Nearly three in four Utah households own a computer, a higher percentage than in any other state, according to a new census report.

Fifty-five percent of American households had access to the Internet at home in 2003, more than triple the percentage in 1997, according to a report released this week by the U.S. Census Bureau.

In Utah, there were computers in an estimated 596,000 households. Some 503,000 households, or 63 percent, were online — the nation’s fifth highest rate of Internet usage. That’s up from 14th in a 2001 census survey, said Robert Spendlove, manager of demographic and economic analysis for the Governor’s Office of Planning and Budget.

Spendlove said Utah matches national trends of Internet usage, which increased with education, income and the presence of school-age children at home. It was lowest among adults who have not graduated from high school, the report found.

It helps to have a locally-based corporation like Novell leading core urban business in gifts to education.

Utah has the lowest median age, the largest household size and one of the highest educational attainments, Spendlove said.

“A lot of characteristics point to (Utah) having a tech-savvy population,” he said. “It positions Utah well for the future. . . . Things like biotech and genetics rely on a well-educated, tech-savvy work force.”

School-age children are most likely to use home computers to play games or do schoolwork, the report found. Adults are most likely to use home computers for e-mail, to search for information about products and services, and to read news, weather and sports information.

Advertisers are taking advantage of increased Internet use, said Stuart, who expects Internet advertising revenue to reach nearly $12 billion this year, more than double the amount from five years ago.

But even as Internet access increases, computer users are being more careful about sharing personal information online.

A survey released this week by Consumer Reports Webwatch found that 86 percent of computer users have changed their online behavior in some way because of concerns about identity theft. A little more than half stopped giving out personal information on the Web, while 25 percent said they stopped making online purchases.

People stopped making online purchases because of their fears? These must be the people who were buying flu vaccine for $125 a pop at a .ru site or bidding for Elvis’ motorcycle on eBay.

  1. Dan says:

    I live in Utah – yeah!

  2. Nearly every man in Utah has 3 wives and 12 kids. 🙂

  3. Dan 2 says:

    Lets a good one “Brill”… Have not heard that joke before…

  4. Martin Thomas says:

    I don’t think Novell has much, if anything, to do with it. In Utah, Novell is known mostly for buying WordPerft, trashing it, and have having massive lay-offs. Most folks either don’t know of Novell or have hateful distain for the organization. For those that know of it, Novell is viewed as an outdated, has-been network company that has been a poor corporate citizen.

    The small community (pop. ~25,000) where I live owns it’s own broadband internet service which is available via underground lines to every home in the communicity. Progressive local and state govenement leadership, such as this, has a lot to do with the wide spread use of computers.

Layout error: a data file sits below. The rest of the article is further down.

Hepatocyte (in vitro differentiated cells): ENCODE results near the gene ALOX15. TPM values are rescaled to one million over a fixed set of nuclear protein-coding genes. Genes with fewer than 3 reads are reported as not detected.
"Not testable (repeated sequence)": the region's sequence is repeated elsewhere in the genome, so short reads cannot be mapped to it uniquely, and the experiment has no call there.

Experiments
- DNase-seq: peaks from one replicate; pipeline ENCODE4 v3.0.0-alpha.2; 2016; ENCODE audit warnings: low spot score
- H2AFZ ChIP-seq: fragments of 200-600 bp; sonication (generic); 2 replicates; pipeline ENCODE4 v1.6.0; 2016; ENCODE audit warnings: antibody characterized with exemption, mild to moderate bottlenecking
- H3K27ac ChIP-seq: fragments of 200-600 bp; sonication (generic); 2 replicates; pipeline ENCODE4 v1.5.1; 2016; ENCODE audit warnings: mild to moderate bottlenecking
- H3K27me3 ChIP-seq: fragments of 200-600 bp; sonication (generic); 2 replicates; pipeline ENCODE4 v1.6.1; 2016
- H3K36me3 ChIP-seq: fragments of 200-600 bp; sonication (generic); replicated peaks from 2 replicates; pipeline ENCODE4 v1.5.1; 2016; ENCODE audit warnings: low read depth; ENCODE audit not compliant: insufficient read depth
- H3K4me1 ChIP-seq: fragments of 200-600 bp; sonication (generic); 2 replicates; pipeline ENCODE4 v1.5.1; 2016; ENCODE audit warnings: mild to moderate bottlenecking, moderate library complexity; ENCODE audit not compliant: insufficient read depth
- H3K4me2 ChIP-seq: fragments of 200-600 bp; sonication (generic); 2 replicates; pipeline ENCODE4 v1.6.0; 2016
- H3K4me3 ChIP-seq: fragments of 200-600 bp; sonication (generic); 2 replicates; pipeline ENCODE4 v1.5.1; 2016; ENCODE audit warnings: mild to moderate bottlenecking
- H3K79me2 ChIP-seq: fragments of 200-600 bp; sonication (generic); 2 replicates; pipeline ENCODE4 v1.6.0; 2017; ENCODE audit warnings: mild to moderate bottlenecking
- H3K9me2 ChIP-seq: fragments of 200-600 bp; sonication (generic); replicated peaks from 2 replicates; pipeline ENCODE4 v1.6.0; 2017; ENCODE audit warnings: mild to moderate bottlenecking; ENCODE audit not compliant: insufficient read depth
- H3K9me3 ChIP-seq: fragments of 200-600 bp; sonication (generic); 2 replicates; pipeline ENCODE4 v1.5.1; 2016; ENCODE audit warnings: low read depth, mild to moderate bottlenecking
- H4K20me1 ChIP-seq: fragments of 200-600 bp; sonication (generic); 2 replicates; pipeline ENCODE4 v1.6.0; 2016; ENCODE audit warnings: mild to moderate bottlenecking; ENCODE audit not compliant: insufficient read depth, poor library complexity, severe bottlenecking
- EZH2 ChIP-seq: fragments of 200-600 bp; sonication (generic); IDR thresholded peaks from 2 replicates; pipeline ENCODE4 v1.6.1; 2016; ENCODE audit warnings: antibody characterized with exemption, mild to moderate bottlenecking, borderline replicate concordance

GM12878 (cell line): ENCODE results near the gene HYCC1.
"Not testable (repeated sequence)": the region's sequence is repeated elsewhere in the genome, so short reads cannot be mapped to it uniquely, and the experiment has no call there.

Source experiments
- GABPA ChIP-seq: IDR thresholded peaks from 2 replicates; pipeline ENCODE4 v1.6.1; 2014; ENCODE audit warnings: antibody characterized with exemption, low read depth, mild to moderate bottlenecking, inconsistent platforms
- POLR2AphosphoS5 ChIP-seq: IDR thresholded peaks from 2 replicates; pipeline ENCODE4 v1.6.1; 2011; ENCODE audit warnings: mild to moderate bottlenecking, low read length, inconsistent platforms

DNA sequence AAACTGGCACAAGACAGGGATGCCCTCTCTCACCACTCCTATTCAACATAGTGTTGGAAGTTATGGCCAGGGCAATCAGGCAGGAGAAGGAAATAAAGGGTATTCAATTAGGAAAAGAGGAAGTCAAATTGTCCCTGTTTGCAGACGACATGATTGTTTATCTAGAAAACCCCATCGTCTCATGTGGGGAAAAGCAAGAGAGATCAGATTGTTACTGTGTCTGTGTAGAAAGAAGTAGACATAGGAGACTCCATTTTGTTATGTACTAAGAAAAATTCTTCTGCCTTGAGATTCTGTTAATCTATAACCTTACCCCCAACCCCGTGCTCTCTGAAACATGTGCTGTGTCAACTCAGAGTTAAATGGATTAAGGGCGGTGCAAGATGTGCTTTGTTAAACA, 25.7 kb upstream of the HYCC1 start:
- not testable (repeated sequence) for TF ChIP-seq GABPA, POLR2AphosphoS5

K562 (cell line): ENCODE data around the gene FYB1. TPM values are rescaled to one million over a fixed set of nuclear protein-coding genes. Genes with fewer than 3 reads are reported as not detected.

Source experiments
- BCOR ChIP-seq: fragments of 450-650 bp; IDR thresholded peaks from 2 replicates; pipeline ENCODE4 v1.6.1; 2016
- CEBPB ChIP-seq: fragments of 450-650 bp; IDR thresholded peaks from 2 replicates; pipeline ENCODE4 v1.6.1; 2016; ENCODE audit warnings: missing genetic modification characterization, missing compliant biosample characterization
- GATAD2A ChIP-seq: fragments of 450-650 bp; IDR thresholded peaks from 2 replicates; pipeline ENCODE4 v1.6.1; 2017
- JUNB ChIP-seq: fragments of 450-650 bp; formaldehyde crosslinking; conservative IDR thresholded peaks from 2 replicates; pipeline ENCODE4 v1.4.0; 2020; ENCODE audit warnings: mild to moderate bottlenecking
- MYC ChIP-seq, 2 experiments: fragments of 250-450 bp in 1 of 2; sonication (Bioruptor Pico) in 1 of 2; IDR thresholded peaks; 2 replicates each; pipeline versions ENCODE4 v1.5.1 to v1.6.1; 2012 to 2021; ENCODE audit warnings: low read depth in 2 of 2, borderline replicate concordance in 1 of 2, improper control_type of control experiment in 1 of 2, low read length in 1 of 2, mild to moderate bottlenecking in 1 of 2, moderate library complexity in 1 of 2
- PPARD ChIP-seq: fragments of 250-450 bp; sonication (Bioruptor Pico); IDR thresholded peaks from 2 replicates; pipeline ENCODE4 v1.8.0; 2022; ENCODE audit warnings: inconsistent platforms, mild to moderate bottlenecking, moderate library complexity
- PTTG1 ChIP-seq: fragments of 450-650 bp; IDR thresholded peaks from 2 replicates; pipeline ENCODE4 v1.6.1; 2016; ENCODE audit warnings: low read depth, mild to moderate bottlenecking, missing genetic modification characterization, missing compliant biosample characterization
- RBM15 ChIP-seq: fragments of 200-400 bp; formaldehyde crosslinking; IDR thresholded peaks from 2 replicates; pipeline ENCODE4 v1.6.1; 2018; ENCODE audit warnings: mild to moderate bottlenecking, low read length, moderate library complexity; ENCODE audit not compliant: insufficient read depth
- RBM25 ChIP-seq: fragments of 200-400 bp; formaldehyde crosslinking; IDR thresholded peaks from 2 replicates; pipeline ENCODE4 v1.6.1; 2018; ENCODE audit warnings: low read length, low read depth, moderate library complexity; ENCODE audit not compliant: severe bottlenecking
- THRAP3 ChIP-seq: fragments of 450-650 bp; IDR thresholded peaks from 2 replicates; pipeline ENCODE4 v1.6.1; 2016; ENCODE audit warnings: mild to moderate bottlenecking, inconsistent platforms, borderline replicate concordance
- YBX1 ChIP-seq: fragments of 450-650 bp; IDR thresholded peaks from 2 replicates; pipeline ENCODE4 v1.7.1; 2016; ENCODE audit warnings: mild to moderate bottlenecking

5. “Mormonism is a unique heritage which has shaped the past, and continues to impact the state’s future. Today, approximately 70% of Utah’s residents are members of the LDS church. Mormonism today is a part of everyday life throughout the world, but because of the concentration of LDS church members in Utah, Mormon culture distinguishes the area.”


    I am not attacking Mormons, nor do intend to offend. just stating a fact.

  6. garym says:

    Reading this like this always amaze me. I grew up in Utah, and, even though I don’t live there any more, I am always amazed at how progressive and forward the education system is there. As a non-Mormon, I am still proud to be from there.
    Unfortunately, no matter where I go, I always run into people like Richard who hold stereotypes and falsehoods to be truth and even in the face of proof, refuse to admit that they are wrong.
    To the people of Utah, I say “Good job and keep up the good work.”
    To the people like Richard, I say…get a life.

  7. James Hill says:

    I moved to Utah five years ago to work for a tech company, and have since moved to a company that does software development in Salt Lake (that actually makes money). I can confirm that Novell and Word Perfect are looked to as the past, and that the influx of technology in this community has more to do with education (of which, some is dictated from the LDS church).

    I also agree that the progressive stance taken by local politicians on the topic is helping. Do a search on the UTOPIA project for proof. This kind of thing wouldn’t happen in most places, and not without major political support.

    Off topic: Don’t let morons like Richard bother you, regardless of your religion. Be happy that, with an attitude like his, its very unlikley that Richard will ever breed. His DNA will not be passed on, which is for the good of mankind. And, if you couldn’t guess, I’m not Mormon…

  8. meetsy says:

    What else is there to do in MOST OF UTAH? It’s even more desolate and dry and..full of tumbleweed than Nevada. The passing cow and sheep butts get really OLD after a while, I’m sure.

  9. Steadmans says:

    thats funny we really love computers here


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